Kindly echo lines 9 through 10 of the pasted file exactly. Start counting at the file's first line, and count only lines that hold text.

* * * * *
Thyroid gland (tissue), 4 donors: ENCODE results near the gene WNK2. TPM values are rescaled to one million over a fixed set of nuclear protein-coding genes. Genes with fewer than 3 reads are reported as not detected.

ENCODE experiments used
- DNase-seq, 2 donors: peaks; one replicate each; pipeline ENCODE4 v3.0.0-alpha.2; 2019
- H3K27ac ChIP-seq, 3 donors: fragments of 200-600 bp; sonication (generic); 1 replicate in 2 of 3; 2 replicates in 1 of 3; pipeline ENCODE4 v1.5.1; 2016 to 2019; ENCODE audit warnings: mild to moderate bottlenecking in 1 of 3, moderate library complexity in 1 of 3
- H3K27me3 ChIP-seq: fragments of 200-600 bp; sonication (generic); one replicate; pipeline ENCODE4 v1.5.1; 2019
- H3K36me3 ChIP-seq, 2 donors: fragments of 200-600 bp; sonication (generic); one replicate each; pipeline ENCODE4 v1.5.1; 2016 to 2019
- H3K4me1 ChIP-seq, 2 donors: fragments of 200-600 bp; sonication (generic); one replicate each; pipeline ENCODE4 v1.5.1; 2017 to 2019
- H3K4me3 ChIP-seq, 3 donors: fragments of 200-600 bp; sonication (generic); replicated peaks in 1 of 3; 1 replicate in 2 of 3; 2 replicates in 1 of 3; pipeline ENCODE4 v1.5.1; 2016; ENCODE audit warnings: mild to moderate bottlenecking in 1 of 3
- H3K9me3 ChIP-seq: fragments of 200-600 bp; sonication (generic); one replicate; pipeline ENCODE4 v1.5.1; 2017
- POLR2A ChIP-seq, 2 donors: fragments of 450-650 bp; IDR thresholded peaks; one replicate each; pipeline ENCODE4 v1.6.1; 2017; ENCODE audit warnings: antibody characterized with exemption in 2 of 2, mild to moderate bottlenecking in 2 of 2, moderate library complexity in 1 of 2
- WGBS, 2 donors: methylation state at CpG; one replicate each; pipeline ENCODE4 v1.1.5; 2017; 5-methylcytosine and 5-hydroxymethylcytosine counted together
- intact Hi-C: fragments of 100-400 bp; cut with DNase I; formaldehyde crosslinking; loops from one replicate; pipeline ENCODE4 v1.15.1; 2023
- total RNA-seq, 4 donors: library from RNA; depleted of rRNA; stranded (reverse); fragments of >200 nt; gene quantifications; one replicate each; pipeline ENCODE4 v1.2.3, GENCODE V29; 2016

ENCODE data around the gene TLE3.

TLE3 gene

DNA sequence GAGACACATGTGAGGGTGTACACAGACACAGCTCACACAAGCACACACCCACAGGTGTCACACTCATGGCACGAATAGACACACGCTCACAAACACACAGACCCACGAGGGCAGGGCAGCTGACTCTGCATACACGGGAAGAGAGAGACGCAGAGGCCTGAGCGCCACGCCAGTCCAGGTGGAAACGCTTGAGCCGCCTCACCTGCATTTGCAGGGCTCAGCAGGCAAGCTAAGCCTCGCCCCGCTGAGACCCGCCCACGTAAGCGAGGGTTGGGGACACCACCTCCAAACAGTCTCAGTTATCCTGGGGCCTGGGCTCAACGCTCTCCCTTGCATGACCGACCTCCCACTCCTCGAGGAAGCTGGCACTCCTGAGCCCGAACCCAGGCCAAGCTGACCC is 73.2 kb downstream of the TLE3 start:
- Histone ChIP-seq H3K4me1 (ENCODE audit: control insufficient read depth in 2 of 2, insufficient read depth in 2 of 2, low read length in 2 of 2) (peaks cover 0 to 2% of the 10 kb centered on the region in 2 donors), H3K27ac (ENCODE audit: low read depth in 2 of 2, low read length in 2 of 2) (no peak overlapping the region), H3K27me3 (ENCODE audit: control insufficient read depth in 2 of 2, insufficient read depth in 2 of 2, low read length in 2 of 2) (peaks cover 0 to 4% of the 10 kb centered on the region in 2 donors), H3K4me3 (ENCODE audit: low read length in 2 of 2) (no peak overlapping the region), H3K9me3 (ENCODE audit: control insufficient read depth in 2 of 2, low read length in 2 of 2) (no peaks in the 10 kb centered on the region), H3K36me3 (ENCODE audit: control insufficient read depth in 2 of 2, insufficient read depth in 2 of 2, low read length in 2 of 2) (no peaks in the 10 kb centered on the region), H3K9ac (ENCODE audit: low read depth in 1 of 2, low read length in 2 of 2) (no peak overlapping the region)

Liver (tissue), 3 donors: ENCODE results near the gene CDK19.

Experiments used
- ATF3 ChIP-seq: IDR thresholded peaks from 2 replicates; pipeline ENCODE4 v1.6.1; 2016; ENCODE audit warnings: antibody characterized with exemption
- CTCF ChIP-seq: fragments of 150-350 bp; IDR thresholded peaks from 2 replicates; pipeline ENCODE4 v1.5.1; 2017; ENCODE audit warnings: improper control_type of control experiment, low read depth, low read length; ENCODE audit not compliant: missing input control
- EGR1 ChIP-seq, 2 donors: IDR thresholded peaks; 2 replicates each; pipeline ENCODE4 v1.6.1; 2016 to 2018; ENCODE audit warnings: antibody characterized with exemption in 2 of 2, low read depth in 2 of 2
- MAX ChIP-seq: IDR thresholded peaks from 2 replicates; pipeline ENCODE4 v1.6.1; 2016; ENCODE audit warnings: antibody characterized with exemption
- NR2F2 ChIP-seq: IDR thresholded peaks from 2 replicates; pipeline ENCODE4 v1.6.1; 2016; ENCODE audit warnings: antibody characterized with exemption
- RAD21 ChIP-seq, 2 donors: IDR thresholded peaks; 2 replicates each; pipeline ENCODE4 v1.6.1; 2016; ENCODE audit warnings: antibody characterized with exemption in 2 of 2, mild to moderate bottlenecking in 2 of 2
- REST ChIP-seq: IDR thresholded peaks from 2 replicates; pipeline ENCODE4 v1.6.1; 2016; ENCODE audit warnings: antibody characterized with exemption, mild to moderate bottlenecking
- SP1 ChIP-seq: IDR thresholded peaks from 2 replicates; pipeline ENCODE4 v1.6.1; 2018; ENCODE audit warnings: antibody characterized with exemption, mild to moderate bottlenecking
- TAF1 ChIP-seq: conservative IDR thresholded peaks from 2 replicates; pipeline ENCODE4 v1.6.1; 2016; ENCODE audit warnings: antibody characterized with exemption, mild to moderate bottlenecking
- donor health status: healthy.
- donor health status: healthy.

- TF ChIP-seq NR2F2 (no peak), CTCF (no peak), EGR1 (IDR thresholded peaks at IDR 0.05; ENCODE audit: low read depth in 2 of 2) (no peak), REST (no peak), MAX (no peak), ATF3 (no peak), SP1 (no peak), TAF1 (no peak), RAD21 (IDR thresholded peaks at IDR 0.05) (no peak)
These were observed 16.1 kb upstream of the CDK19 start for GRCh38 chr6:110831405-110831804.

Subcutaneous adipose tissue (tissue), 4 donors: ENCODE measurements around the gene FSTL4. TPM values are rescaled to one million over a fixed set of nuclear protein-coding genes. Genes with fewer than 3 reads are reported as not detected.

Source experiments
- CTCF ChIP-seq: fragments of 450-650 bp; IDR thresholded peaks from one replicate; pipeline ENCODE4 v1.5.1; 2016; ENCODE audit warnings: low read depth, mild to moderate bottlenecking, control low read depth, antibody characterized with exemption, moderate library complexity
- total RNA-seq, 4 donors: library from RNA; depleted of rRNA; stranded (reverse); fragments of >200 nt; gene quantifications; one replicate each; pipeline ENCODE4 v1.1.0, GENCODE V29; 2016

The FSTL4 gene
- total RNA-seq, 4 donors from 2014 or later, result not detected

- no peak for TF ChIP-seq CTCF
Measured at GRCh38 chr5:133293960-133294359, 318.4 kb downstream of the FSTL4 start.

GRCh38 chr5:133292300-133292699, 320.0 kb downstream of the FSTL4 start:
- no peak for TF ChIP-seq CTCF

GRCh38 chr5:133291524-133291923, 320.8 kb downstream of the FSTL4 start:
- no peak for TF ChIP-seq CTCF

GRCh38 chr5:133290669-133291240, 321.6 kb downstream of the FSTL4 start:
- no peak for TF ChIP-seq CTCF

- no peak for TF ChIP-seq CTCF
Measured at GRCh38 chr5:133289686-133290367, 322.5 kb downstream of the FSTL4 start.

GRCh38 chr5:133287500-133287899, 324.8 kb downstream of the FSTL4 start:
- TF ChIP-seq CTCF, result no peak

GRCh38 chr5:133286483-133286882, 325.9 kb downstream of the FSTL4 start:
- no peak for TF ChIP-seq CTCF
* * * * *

- H3K9me3 ChIP-seq: fragments of 200-600 bp; sonication (generic); one replicate; pipeline ENCODE4 v1.5.1; 2017
- POLR2A ChIP-seq, 2 donors: fragments of 450-650 bp; IDR thresholded peaks; one replicate each; pipeline ENCODE4 v1.6.1; 2017; ENCODE audit warnings: antibody characterized with exemption in 2 of 2, mild to moderate bottlenecking in 2 of 2, moderate library complexity in 1 of 2